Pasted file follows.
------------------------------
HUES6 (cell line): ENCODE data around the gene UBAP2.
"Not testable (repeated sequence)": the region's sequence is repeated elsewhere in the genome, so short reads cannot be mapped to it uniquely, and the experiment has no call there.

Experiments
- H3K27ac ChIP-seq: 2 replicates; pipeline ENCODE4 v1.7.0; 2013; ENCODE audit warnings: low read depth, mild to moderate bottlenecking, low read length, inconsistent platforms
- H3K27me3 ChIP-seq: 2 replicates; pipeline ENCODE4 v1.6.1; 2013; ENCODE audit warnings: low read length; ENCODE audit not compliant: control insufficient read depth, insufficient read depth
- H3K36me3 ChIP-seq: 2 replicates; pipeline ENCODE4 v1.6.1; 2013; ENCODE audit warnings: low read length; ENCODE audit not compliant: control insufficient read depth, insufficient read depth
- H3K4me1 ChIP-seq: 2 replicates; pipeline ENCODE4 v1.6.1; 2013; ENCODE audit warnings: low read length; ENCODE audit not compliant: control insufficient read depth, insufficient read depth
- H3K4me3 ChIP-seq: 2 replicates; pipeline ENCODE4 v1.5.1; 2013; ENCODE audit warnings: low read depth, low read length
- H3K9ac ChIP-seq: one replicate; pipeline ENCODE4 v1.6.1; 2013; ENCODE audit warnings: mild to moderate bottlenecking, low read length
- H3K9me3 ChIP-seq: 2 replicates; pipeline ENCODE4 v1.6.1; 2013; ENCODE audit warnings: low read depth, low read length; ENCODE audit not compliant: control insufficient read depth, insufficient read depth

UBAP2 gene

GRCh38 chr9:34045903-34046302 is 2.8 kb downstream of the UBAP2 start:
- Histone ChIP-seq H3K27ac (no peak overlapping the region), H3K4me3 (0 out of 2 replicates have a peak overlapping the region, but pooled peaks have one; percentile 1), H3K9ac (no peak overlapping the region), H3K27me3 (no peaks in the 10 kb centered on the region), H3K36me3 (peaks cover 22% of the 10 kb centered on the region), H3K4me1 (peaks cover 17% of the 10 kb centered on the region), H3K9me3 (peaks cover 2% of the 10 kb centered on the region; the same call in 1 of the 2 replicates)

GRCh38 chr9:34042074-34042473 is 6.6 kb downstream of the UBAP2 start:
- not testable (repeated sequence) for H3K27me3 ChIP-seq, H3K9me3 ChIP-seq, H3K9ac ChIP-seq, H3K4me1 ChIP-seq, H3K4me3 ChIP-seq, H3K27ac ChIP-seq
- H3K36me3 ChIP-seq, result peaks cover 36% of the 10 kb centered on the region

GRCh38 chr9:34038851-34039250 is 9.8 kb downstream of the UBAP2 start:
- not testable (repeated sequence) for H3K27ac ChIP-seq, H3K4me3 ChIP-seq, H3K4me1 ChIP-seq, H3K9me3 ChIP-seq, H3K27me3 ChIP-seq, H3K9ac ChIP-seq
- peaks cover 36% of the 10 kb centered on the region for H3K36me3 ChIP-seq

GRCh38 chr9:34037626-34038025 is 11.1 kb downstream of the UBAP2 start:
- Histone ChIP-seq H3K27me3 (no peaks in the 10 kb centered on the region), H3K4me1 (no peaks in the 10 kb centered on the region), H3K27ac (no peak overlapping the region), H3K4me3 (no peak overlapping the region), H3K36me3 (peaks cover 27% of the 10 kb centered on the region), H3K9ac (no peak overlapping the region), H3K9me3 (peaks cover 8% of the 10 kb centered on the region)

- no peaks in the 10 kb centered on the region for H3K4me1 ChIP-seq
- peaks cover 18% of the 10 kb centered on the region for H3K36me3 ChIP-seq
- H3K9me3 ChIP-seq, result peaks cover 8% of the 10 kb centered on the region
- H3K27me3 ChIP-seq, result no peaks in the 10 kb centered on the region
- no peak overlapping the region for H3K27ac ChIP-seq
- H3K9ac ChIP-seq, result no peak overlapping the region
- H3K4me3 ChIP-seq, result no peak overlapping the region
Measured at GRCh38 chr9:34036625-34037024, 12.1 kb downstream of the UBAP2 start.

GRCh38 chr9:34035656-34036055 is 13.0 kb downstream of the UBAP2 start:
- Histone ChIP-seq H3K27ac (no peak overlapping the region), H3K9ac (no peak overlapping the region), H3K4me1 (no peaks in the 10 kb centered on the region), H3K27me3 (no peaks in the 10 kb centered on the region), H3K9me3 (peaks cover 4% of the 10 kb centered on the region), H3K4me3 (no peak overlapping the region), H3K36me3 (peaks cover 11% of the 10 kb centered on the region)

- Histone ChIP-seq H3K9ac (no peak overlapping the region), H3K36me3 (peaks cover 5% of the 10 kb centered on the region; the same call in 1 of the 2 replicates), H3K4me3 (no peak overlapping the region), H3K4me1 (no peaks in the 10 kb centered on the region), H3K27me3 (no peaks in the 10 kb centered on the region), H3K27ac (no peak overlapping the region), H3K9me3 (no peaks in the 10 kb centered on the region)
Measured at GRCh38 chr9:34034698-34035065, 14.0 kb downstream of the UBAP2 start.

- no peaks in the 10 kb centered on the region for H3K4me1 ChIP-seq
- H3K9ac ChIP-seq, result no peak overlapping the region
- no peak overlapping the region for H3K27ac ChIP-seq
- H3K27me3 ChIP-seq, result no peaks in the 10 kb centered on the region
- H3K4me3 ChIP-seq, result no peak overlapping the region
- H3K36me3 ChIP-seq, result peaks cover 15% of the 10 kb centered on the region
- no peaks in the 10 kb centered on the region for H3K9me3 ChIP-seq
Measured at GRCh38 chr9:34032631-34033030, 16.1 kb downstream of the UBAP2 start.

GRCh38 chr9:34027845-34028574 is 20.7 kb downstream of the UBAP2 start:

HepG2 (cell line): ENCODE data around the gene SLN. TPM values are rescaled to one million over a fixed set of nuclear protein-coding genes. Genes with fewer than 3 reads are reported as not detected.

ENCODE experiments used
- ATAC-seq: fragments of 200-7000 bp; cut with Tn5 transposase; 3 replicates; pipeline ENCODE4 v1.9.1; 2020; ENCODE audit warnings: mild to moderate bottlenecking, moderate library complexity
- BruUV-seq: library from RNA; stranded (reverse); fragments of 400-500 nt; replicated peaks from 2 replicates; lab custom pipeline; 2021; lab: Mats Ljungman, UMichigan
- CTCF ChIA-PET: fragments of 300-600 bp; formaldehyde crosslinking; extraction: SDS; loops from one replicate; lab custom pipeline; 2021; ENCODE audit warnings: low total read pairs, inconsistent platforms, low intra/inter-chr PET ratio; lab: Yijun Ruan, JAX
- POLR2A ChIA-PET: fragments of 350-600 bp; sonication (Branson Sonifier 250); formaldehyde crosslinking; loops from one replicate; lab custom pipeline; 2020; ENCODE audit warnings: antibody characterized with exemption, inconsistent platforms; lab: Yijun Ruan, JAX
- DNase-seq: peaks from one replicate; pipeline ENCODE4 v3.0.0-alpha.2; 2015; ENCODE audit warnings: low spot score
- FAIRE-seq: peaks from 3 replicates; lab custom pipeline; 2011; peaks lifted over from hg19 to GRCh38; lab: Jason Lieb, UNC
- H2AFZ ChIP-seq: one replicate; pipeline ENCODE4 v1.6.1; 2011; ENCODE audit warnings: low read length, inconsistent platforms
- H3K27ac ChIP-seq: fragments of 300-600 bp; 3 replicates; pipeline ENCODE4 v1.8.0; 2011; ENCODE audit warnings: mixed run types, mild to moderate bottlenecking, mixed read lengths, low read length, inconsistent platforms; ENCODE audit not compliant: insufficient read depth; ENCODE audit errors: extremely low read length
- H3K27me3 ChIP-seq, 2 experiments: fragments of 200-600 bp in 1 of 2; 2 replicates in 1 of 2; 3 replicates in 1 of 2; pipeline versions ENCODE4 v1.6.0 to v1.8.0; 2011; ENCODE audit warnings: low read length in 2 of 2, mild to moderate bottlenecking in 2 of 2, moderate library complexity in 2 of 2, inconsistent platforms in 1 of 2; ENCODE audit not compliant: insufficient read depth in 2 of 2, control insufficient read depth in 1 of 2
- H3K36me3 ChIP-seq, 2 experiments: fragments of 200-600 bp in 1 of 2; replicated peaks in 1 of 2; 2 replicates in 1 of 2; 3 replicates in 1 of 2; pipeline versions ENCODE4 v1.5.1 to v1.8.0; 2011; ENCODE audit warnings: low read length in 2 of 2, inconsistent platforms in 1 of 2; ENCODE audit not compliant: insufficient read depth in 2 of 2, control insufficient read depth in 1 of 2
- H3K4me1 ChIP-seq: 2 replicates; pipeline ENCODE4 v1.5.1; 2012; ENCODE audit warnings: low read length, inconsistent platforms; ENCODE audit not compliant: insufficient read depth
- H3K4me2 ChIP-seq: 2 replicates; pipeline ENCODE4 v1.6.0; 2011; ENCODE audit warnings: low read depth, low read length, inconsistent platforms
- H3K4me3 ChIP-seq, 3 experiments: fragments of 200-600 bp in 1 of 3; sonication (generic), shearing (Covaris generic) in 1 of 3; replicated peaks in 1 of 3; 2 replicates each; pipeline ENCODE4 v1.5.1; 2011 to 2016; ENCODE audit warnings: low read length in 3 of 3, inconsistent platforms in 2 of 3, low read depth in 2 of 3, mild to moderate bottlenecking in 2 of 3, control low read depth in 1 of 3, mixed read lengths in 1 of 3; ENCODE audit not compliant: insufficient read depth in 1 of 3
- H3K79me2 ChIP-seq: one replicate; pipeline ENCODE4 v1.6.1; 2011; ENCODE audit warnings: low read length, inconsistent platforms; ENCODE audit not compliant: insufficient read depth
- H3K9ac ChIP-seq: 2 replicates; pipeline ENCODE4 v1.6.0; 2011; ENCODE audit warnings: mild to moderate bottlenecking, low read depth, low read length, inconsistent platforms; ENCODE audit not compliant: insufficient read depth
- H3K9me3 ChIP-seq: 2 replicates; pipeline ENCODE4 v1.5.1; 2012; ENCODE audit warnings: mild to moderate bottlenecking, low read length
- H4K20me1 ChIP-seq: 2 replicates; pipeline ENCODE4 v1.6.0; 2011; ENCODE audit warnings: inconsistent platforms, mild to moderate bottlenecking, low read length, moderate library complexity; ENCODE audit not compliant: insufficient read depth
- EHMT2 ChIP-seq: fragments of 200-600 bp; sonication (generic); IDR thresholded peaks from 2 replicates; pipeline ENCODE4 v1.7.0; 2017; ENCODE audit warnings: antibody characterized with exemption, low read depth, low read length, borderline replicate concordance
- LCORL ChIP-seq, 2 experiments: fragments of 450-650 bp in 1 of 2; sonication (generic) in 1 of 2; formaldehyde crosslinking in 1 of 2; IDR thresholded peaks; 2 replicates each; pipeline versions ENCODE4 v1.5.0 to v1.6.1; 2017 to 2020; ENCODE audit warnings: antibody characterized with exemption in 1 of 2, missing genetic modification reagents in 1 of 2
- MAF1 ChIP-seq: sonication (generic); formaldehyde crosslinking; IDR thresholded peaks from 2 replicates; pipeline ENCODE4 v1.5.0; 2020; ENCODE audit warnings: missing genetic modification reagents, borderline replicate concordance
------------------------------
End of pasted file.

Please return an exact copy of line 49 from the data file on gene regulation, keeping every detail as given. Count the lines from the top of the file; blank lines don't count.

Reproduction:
- DNase-seq: peaks from one replicate; pipeline ENCODE4 v3.0.0-alpha.2; 2015; ENCODE audit warnings: low spot score